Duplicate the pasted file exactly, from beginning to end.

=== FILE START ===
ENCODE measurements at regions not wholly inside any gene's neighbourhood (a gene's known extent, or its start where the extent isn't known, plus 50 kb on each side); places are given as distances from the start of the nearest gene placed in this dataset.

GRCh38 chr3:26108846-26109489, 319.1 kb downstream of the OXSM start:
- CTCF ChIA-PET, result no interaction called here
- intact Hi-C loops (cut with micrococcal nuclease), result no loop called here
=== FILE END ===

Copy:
ENCODE measurements at regions not wholly inside any gene's neighbourhood (a gene's known extent, or its start where the extent isn't known, plus 50 kb on each side); places are given as distances from the start of the nearest gene placed in this dataset.

GRCh38 chr3:26108846-26109489, 319.1 kb downstream of the OXSM start:
- CTCF ChIA-PET, result no interaction called here
- intact Hi-C loops (cut with micrococcal nuclease), result no loop called here